Much of the focus currently lies with high level, core elements of the F-14 that made it such a valuable replacement for many aircraft in the Navy and probably the most formidable and diverse fighter aircraft of its time. Much effort is currently being spent on our recreation of the Hughes Airborne Weapons Group 9 (or AWG-9), it’s various modes of operation and weapons, as well as continuing the development on JESTER AI, our AI RIO pilot companion! "



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****From Heatblur FB Page****

Supersonic BombCat....No escort needed  LANTIRN....


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***mini update***

"Dear All,

Since our last update just before Christmas; the team has been focusing on hitting several major milestones in the F-14 project. These are actually some of the last major milestones to be completed prior to early access release, and they primarily involve the completion of the new, rebuilt art assets, and their integration into the existing codebase and aircraft. 

While our main development branch is still occuring on the “chromecat” - we’re now very close to completing our work on several major visual areas of the aircraft and merging these together. While this feels like it has been a long journey; we'll be clocking in at just under a year to build the most detailed rendition of an F-14 Tomcat ever created (and perhaps, any digital aircraft ever!)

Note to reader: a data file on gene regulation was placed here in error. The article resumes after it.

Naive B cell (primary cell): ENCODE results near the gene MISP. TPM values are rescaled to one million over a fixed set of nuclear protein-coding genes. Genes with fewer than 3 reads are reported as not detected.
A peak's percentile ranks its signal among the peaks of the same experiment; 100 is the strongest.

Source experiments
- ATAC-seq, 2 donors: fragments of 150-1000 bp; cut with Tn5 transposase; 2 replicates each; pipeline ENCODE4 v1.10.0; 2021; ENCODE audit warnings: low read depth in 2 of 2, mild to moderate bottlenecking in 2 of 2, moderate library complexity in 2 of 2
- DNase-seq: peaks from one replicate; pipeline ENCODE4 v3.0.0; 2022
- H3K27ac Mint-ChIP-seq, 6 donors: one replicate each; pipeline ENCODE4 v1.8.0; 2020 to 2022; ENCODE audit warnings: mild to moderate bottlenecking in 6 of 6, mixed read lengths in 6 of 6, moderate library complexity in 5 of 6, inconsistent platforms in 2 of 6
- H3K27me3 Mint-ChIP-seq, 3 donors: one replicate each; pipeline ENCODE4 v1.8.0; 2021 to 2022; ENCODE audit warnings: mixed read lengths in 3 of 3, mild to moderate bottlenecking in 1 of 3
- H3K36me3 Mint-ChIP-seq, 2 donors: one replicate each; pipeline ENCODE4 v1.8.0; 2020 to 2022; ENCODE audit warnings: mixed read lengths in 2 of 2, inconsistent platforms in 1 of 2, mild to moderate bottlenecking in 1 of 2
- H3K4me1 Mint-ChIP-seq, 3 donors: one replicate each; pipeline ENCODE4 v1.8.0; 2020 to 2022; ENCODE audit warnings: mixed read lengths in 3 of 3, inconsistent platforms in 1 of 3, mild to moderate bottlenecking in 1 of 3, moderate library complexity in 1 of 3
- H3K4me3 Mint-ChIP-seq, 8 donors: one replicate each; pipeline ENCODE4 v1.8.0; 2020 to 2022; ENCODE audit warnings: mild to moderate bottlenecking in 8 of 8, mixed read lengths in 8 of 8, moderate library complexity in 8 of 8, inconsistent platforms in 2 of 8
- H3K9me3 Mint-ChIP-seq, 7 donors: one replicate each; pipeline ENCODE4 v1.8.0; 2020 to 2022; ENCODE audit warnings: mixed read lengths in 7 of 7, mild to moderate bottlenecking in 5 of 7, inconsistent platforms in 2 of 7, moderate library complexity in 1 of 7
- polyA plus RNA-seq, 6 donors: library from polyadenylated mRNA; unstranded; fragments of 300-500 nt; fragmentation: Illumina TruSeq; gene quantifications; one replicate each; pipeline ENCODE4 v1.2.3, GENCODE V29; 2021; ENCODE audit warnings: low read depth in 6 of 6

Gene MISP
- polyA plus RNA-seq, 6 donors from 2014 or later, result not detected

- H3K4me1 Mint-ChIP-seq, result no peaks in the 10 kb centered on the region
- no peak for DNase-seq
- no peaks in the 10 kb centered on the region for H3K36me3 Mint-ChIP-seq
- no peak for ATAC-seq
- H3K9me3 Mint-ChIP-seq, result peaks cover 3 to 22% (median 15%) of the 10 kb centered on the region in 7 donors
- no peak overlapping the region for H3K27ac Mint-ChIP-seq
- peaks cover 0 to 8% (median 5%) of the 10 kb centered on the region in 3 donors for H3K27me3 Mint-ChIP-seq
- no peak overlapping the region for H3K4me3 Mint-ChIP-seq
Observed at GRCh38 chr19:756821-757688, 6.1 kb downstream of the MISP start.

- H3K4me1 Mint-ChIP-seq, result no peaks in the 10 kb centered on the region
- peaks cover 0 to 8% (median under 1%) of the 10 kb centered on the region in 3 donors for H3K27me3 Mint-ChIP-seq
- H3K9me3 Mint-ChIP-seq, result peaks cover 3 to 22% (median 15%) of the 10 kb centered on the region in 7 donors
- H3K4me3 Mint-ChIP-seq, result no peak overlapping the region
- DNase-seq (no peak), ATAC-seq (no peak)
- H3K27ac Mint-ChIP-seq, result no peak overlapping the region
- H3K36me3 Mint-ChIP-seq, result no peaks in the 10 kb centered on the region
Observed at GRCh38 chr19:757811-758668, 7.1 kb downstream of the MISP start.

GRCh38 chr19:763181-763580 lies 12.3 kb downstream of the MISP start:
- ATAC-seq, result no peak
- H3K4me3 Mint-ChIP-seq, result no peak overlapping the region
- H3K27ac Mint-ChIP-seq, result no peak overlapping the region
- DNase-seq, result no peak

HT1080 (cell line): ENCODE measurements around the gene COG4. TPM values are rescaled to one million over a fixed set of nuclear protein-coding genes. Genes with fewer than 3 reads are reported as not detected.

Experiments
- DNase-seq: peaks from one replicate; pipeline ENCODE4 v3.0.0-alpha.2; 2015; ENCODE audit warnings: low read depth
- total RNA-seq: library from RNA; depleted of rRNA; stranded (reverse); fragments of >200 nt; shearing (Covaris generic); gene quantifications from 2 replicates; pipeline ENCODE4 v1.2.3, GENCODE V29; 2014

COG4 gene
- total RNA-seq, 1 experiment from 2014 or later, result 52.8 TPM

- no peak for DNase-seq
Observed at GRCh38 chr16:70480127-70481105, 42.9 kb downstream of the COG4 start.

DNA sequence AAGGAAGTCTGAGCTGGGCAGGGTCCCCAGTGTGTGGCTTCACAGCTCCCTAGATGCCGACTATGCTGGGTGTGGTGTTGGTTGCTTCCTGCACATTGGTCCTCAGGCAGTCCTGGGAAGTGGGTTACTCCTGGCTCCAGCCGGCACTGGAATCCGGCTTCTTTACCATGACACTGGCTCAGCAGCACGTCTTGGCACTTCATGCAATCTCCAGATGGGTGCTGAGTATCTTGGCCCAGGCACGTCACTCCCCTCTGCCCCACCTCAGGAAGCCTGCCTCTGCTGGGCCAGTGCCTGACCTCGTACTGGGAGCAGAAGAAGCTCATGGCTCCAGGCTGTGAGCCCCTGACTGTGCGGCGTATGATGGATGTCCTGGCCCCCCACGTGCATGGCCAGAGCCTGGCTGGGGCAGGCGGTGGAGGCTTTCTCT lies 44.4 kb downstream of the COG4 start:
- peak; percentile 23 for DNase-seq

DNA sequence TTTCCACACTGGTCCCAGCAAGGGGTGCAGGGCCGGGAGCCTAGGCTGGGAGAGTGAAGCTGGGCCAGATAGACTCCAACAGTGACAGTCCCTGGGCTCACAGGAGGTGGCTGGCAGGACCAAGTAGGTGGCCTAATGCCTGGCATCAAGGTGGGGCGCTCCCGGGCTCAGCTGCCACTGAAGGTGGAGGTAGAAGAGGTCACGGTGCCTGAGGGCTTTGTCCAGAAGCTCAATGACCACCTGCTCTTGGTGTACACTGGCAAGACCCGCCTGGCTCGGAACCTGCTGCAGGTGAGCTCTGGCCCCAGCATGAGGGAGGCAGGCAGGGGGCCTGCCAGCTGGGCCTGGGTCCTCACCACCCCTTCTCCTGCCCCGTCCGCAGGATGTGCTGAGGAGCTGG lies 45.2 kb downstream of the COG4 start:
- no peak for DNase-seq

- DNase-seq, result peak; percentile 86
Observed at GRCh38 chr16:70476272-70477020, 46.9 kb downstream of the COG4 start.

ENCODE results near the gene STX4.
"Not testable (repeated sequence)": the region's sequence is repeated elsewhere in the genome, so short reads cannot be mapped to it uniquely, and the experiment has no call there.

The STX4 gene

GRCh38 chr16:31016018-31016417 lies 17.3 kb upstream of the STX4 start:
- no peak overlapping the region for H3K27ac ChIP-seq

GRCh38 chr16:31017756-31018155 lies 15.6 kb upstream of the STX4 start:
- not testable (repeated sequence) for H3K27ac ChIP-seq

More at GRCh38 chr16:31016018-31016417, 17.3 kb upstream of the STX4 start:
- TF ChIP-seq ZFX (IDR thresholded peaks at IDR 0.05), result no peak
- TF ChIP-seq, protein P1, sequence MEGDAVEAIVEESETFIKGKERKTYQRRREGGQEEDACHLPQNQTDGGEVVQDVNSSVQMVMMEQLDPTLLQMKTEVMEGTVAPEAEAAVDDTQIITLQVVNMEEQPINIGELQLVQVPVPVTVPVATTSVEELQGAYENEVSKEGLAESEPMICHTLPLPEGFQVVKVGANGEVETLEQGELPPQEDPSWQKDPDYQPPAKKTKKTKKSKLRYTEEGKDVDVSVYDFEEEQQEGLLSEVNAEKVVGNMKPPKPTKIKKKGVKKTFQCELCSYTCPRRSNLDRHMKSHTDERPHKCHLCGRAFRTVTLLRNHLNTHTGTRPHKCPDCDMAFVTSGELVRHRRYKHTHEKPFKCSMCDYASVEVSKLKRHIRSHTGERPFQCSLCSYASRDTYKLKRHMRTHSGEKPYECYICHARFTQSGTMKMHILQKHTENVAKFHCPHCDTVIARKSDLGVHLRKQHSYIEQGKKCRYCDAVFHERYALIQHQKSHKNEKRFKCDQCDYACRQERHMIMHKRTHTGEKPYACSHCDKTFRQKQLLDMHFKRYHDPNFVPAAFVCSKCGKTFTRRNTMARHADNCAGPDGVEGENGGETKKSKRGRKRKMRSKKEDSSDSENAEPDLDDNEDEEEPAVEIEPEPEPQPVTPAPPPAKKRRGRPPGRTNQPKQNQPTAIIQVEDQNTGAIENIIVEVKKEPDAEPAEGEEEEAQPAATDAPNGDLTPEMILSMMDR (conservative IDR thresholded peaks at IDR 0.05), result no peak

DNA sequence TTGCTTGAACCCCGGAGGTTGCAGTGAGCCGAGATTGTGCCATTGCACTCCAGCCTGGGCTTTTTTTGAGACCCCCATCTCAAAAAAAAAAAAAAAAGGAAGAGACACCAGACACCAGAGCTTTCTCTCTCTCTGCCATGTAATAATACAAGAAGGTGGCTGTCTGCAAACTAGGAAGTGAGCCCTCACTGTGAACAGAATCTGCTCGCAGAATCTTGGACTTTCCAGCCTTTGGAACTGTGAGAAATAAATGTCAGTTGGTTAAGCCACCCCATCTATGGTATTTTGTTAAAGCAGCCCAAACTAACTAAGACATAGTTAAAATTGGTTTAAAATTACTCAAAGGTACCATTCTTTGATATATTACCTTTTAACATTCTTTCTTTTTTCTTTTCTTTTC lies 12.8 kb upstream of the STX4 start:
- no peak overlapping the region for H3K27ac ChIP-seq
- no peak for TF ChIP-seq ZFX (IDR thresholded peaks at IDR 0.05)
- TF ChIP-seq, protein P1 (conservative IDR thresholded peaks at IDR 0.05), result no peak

This has required the full attention of all of our artist resources and has come at great cost - but there is nothing quite like a Tomcat, and we need to make sure that we do the best job that we can.

This process is not yet complete and will still take some time, but we’re very excited to show off what we’ve been working on and are pushing ourselves to the brink to get it done. Once this is complete, we can finally begin to record in-depth gameplay videos from the F-14. You should expect with great certainty for these to start dropping sometime in March. There is a ton to cover!

Late last month we’ve also announced the inclusion of LANTIRN into our F-14, making the Tomcat a formidable Bombcat. You will be able to use a full gamut of guided bombs to strike targets. Somewhat contrary to it’s initial role in the fleet, the F-14 is actually a very potent ground attack airplane, and flying strike packages in a coop scenario is incredibly fun. The Tomcat has plenty of range, and can carry a large payload, while remaining combat effective. No doubt, it will be one of the most capable aircraft in DCS on launch. We’ve always been committed to ensuring that our products are packed with value - and the LANTIRN being a part of the DCS F-14 is a move in the right direction for that to be the case.